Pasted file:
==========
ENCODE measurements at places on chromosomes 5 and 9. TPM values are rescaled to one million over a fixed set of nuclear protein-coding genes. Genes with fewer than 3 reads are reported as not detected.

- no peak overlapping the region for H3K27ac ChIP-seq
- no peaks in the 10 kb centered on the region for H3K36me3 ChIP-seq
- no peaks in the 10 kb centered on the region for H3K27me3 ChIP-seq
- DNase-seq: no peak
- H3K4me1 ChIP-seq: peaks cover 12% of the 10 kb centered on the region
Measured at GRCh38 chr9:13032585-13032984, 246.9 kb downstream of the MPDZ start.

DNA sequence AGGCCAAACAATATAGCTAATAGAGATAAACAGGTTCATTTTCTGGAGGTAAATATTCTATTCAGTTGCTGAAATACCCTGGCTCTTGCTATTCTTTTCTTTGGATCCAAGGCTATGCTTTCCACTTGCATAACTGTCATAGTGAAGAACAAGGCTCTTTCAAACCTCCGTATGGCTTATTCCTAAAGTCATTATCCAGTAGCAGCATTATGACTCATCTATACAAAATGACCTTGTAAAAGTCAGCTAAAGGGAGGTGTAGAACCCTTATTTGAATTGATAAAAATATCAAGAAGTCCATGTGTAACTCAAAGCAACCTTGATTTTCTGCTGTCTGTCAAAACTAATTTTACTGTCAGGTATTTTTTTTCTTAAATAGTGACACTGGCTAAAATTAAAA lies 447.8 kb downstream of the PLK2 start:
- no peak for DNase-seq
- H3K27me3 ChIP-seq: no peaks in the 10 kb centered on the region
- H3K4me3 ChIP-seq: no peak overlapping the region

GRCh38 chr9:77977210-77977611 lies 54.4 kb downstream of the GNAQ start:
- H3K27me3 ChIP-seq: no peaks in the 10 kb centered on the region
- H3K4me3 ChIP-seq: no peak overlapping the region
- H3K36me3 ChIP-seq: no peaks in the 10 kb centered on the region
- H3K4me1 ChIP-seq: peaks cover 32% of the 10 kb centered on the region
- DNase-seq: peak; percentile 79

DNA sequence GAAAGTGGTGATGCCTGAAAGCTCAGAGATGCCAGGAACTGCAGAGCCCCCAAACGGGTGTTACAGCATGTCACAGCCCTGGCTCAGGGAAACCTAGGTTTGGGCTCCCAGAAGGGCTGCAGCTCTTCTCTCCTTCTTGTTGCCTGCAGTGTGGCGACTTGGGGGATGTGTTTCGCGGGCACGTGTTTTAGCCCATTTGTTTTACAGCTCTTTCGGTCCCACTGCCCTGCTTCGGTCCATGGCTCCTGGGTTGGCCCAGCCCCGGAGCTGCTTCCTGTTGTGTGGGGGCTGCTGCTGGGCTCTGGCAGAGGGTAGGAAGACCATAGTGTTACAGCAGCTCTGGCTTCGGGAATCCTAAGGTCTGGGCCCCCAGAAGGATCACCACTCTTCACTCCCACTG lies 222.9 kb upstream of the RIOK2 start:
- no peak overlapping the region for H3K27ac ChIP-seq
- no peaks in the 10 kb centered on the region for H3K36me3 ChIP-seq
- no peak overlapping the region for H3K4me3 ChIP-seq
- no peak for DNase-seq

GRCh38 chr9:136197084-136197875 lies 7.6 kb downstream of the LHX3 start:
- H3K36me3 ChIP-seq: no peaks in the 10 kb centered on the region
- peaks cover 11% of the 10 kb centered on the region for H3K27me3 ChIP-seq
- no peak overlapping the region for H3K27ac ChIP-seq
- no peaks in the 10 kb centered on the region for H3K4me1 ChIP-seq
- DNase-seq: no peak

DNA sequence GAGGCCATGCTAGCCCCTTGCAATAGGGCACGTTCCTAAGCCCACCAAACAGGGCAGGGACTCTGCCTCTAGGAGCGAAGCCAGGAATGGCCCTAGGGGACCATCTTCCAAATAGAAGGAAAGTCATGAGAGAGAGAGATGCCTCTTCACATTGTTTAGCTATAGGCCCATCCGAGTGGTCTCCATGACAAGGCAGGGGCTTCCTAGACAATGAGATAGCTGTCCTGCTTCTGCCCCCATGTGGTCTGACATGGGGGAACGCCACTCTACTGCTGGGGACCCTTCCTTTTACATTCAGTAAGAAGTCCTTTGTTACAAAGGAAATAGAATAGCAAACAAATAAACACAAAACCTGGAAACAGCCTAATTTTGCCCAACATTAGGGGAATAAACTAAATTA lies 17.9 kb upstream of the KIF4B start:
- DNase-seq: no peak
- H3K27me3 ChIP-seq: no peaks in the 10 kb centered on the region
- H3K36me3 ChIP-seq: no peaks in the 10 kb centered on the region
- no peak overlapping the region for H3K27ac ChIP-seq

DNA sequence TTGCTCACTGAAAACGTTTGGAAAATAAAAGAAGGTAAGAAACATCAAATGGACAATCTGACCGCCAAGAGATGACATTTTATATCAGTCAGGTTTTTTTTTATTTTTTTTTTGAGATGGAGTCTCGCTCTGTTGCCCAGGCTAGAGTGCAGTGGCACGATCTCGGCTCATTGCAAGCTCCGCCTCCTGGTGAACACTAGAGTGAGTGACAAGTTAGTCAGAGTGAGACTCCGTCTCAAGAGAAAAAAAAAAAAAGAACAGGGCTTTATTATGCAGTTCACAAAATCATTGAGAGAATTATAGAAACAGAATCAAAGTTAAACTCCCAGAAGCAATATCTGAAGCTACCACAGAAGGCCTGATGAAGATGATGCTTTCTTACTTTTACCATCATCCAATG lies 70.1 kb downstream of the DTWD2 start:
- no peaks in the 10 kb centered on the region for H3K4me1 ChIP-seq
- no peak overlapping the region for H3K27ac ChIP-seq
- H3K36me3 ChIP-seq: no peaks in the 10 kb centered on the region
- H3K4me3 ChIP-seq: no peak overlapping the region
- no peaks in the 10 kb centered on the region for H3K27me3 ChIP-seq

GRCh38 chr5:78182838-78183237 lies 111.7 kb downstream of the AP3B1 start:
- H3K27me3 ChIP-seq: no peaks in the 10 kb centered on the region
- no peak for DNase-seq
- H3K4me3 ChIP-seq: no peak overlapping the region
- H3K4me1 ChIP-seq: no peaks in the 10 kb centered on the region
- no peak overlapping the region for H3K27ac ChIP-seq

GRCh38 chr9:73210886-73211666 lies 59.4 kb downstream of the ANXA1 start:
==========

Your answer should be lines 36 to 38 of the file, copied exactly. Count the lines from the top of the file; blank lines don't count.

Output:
- no peak overlapping the region for H3K27ac ChIP-seq
- H3K36me3 ChIP-seq: no peaks in the 10 kb centered on the region
- H3K4me3 ChIP-seq: no peak overlapping the region